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Under the Influence: Chicago Nurse Steals Equipment, Performs Procedures at Home


A recent report from the Cook County Health Department reveals that an emergency room nurse, who has yet to be identified, stole equipment from Stroger Hospital in Chicago, IL, so she could perform procedures at home. The report also states that the nurse treated patients while high on a marijuana edible on at least one occasion.

It’s giving a whole new meaning to the term “working from home”.

Scandal at Stroger Hospital

Cook County Independent Inspector General Patrick Blanchard has been looking into the allegations against the ER nurse since the incident first came to light late last year.

The first person to issue a complaint said she was living with her daughter in a home owned by the nurse in question. She says the nurse came over after the woman’s daughter was feeling ill. The nurse offered the woman’s daughter an “IV flush”, and she accepted.

The woman’s daughter’s fiancé also received an IV treatment and recorded the procedure on his phone. All three of them went on to say that the nurse offered to put morphine in the IV drip, a drug she claimed to have stolen from Stroger Hospital.

IG Blanchard quickly launched an investigation into the matter. He recommended that the nurse be fired for her alleged actions, that she should be placed on a “ineligible for hire” list, and that the nursing agency that licensed her should be notified of her actions.

Last week, Deborah Song, a spokeswoman for Cook County Health, said the nurse is no longer employed in its network.

“Based on the evidence, the ER nurse, as a licensed RN, did not have the authority to perform invasive medical procedures outside of a hospital environment absent explicit authorization and/or supervision from a licensed physician,” the report said.

Blanchard interviewed the three individuals who said they received IV treatments outside of the hospital, as well as a nurse manager. He also reviewed several text messages that contained photos and videos of the alleged incident.

One video shows the nurse in question preparing to administer the IV treatment inside the complainant’s home. Another video shows the complainant lying in bed as the nurse prepares an IV drip attached to the wall above her head.

It’s not clear why the complainants received an IV procedure. 

The report also included screenshots of Facebook messages, photos, and videos that the nurse sent while on the job. One photo also shows the nurse holding a gummy with a text that says it is a marijuana edible. The nurse also sent a text describing how it feels to be high while at work in the emergency room.

The nurse said her body started to tingle and feel numb on the job. She wrote that she had to focus while slipping an IV into one of her patient’s arms, even though she continued to brag about being able to insert an IV with one try.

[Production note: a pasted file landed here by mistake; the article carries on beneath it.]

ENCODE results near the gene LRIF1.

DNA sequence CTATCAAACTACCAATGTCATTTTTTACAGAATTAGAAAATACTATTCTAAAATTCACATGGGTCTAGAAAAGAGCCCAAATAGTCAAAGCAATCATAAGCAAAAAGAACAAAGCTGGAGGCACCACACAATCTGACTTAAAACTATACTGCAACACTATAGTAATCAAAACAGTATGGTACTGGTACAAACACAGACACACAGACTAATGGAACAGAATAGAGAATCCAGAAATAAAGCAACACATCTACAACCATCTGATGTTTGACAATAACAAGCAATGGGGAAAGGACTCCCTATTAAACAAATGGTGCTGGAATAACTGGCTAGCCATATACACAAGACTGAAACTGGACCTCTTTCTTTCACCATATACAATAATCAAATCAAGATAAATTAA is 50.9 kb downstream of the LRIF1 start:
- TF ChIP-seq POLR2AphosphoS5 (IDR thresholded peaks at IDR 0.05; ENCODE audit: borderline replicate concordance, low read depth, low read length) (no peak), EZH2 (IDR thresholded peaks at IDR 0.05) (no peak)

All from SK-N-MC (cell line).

“Omg!!!!! Tingling more now,” the nurse wrote in a private message on social media. “All over!!!!!!” 

She later added, “But im still gettg my ivs on 1st stick.”

In response, spokeswoman Song issued a statement to the public: “Cook County Health works diligently to create a healing environment that is the safest for our patients. We take any allegations seriously and have many safeguards in place to thoroughly investigate matters. The findings are extremely upsetting.”

According to authorities, the nurse has refused to cooperate with the investigation. The report ends by saying the nurse’s conduct “reflects adversely or brings discredit to the hospital.”

Stealing Drugs on the Job

There have been many reports of nurses and other healthcare workers stealing drugs like morphine and fentanyl from their employers. Industry experts believe this kind of behavior may be on the rise, especially during the pandemic.

Kristin Waite-Labott, a nurse in Wisconsin, knows this journey all too well. She had a habit of stealing drugs from the supply cabinet at the hospital where she used to work. Even though her drug paperwork rarely added up, she says it was relatively easy for her to cover her tracks.

She says more often than not, her colleagues were willing to cover for her. “They trusted me,” she said. “Unfortunately, I was taking advantage of that trust and that happens all the time.”

She later lost her job and spent time in jail before regaining her nursing license.

Kimberly New, an expert on medical drug misuse, says this behavior is often referred to “diversion”. It’s when a nurse takes medications that are meant for the patient.

“Patients will be left to linger in pain and not receive the doses that they were supposed to receive,” New said. “The diverter has progressed to the point where they’re no longer willing to share with the patients.”

Tracking the rate of theft at work can be difficult, but the Joint Commission, a nonprofit that provides accreditation to thousands of hospitals and clinics, issued a warning last year that “only a fraction of those who are diverting drugs are ever caught.”

Be on the lookout for diversion as more nurses look for a way to cope during this pandemic. 

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